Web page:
Breaking Health News

Minnesota has a few notable cancer health disparities according the Department of Health Disparities Task Force.

-American Indian men and African American American men have the highest incident of cancer of the lung and bronchus when compare to white males. (Their risk of dying from lung and bronchus cancers is nearly twice that of white males.)

-American Indian men in Minnesota have the highest rates of colon cancer, and it is more than 80% higher than the rates of white males.

-American Indian women have the highest rates of colon cancer in the state.

-African American menin Minnesota have the highest incience of prostate cancer, and at risk of dying from it. (2 1/2 times more than white men)

-The breast cancer mortality of Minnesota African American women is 30% higher than white women despite the fact that the incident rate is 25% lower.

-The risk of being diagnosed with cervical cancer is highest among Hispanic, African American and Asian Pacific Islander women in Minnesota. (These populations are twice as high as white women, and they are three times more likely to die of cervial cancer.)

-Minnesota has one of the largest populations of Sub-Saharan African refugees and immigrams and they have the highest rates of cervical cancer in the world.


{June 23, 2009}   Men Can Stay Healthy

According to The Agency for Healthcare Research and Quality the most imporant things men can do to stay healthy are:

-Get recommended sceening tests.

-Be tobacco free.

-Be physically active.

-Eat a healthy diet.

-Stay at a healthy weight.

-Take preventive medicines when needed.

What are the screening tests:

-Your cholesterol should be checked.

-Tell your doctor, if  heart disease runs in your your family.

-Ditto, tell your doctor if diabetes runs in your family.

-Tell your doctor if colorectal cancer runs in your family.

-It’s really important to tell your doctor your family medical history, medical issues and diseases  of  your parents and grand parents.

-Let your doctor know if you are depressed.

-There are sexually transmitted diseases you  may need to be checked for, especially if you are a man and have had sex with another man, had unprotected sex with multiple partners, used injection drugs, have had sex with people who are HIV-infected, have been treated for sexually transmitted diseases, or had a blood transfusion between 1978-1985.

{June 23, 2009}   Colon Cancer is Preventable

colon cancerIf you are 50 or over you need to be screened for colon cancer. If you are younger than 50 and there is a family history of colon cancer, tell your doctor. The U.S. Preventive Services Task Force recommends three screenings for colon cancer. 

1.There is the colonoscopy every 10 years. You are sedated, as they explore your colon with a camera and tubing. I have never really remembered the procedure.  Once I remember the biopsies. I remember  the doctor saying, “I work where the sun doesn’t shine.” My husband who gets polphs can remember the procedures. Remember polphs can turn into cancer.

2.Flexible Sigmoidoscopy is a five year procedure that is cheaper but it only tests two feet of your colon. You are not sedated. What if they miss the polph?

3.The Fecal Blood test is turning in a stool sample to look for traces of blood.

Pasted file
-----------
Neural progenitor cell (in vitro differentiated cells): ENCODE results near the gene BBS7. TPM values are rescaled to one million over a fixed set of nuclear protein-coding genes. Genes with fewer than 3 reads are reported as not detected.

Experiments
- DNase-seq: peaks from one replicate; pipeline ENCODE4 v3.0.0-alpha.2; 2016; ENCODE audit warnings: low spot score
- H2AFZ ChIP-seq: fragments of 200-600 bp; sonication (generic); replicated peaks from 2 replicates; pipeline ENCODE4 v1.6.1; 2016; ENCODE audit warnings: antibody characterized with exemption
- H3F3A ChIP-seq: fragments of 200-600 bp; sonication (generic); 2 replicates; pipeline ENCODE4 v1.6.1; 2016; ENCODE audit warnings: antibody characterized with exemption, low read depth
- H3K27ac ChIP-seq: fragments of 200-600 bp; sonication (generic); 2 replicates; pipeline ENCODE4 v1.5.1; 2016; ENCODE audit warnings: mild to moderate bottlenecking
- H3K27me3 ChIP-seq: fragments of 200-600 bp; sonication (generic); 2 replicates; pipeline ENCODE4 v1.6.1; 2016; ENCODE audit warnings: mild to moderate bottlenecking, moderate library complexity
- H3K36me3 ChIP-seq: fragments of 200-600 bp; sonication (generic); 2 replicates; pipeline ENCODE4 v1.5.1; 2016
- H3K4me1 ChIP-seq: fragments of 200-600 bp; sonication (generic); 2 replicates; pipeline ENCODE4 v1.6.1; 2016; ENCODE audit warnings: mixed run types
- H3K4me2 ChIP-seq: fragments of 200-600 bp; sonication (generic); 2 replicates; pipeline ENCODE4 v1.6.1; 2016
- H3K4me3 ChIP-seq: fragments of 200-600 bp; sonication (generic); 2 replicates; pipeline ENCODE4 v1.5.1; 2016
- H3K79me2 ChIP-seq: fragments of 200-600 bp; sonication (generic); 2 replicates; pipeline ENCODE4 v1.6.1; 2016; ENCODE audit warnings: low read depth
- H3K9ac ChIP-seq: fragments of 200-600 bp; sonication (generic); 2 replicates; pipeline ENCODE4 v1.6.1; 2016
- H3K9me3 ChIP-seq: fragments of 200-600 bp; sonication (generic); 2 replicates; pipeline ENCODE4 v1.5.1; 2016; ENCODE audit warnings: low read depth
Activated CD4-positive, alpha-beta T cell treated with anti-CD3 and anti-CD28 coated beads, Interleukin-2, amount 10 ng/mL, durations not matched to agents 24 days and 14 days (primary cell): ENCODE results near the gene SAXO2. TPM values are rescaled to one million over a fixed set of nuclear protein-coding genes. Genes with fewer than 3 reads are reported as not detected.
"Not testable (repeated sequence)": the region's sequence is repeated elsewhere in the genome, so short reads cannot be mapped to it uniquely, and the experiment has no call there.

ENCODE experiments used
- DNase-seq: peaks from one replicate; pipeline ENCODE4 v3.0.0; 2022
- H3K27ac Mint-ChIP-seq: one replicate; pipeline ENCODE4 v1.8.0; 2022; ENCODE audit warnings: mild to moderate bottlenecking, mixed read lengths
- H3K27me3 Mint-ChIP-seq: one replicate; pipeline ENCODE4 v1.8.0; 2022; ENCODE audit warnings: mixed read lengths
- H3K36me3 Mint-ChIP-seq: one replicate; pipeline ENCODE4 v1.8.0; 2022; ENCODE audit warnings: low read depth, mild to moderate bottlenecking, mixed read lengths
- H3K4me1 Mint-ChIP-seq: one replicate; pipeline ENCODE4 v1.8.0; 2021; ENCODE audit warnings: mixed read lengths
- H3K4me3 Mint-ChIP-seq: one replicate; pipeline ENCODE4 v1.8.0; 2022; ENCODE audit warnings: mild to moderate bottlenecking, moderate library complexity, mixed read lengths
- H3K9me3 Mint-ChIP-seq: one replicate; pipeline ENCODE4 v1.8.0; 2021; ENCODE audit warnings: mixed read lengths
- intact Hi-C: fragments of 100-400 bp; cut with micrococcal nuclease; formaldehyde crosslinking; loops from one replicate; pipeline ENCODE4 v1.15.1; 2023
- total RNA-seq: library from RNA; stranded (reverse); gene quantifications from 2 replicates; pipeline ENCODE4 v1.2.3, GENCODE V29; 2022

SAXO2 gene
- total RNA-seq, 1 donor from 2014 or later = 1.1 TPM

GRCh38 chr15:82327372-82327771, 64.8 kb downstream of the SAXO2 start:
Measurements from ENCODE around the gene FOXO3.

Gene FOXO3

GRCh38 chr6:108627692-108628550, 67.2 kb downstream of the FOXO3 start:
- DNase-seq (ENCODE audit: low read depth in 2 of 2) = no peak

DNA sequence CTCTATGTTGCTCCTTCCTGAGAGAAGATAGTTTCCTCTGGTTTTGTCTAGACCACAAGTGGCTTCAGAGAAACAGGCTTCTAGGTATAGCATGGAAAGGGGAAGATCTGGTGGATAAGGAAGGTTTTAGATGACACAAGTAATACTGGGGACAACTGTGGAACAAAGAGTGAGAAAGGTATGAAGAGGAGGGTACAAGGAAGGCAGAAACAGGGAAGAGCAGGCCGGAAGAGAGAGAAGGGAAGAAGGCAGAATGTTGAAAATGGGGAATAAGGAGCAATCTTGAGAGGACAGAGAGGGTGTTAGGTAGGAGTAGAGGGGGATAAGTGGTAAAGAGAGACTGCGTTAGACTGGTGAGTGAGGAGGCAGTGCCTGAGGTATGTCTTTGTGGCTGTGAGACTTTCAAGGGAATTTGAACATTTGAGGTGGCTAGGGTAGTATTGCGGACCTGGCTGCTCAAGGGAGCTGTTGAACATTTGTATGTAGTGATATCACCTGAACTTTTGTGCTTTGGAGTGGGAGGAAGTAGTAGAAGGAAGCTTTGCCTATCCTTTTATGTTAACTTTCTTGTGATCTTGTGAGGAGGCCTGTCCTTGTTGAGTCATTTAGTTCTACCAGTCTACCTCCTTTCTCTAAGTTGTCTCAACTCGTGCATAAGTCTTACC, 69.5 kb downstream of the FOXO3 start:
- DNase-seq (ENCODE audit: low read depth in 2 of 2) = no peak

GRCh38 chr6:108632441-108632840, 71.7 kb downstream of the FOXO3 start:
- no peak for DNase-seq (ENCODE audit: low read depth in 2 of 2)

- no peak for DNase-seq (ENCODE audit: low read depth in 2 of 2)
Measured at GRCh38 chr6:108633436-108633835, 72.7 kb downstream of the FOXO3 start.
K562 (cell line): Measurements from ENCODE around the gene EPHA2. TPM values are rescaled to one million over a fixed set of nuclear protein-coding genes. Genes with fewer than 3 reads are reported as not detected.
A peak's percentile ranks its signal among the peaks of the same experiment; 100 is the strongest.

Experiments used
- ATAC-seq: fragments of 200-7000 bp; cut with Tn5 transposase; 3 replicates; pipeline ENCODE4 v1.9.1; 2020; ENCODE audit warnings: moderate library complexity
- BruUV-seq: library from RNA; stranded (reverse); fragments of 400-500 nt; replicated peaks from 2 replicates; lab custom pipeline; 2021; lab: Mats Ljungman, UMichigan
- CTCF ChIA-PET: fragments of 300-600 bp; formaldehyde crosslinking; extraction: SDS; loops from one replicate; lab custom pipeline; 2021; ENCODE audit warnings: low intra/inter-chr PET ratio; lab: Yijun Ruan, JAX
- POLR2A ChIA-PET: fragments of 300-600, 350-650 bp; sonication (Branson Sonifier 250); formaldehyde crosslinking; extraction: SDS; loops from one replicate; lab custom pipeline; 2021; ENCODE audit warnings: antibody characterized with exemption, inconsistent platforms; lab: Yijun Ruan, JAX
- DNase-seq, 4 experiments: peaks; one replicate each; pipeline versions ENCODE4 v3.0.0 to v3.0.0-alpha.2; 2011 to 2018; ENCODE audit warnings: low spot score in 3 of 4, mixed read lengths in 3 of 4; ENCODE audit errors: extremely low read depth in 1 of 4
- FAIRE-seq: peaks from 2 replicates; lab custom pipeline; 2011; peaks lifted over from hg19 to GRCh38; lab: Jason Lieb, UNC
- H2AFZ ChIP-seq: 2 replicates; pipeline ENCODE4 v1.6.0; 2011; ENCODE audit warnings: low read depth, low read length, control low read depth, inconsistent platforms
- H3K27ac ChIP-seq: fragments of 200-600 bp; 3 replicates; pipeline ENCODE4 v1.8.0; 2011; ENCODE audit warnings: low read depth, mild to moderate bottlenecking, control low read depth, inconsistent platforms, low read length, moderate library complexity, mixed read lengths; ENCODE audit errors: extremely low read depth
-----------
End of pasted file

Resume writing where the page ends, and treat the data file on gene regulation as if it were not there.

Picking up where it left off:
They are recommending people over 75  do not have the colon test, and for sure after age 85.

If you don’t want to do these procedures, I read that the Mayo Clinic has a non-invasive procedure in clinical trials. It is called a CT colonography, also known as virtual colonoscopy. It has gone through studies for more than 10 years at The Mayo Clinic. It takes images of your colon. You still have to drink the prep, unfortuanately. They also use a stool DNA test.

Colon cancer is preventable. People who are 50-70 years of age should be screened. I have met young people who have had colon cancer, and some people have died from it.

Prostate cancer is a common cancer in men. For years men have been hearing that they should have the test if they are 50 or older. Men have a 17% chance of getting prostate cancer and only a 3% chance of dying from it according to the American Family Physican. Many older men prostate cases are slow growing.

The blood test that men have is the PSA (prostate-specific antigen) test, and it is not that acurate. The U.S. Preventive Services is recommending that men 75 and older shouldn’t have the test.  We know that men have slow growing prostate cancer, as they age. Cancer does not develop, so often there will be no recommended treatments.

The PSA test could indicate inflammation, an enlargement or even an infection. There is evidence out there that men who have PSA’s of 4ng/mL do not have cancer.  Hopefully doctors are not recommending prostate surgery on this test alone.

Doctors use the old digital rectal exam (DRE)  to check the prostate. Some feel the blood test should not be done after this. Studies have show that 72%-82% of men who have had a biopsy because of an enlarged prostate did not have  cancer. That’s high numbers, isn’t it?

African Americans have a 60% higher change of having prostate cancer and the more aggressive form. The treatments could involve hormone therpay, cryotherapy (freezing), high-tech surgery, and radiation.

 There were 28,000 deaths from prostate cancer last year and 186,320 new cases.

To treat or not to treat is the question. I can remember a few years ago when I was in Atlanta and the man who invented the PSA test had an ad in the paper. It was to let the people know at the conference that the PSA test was not being used as  intended.

et cetera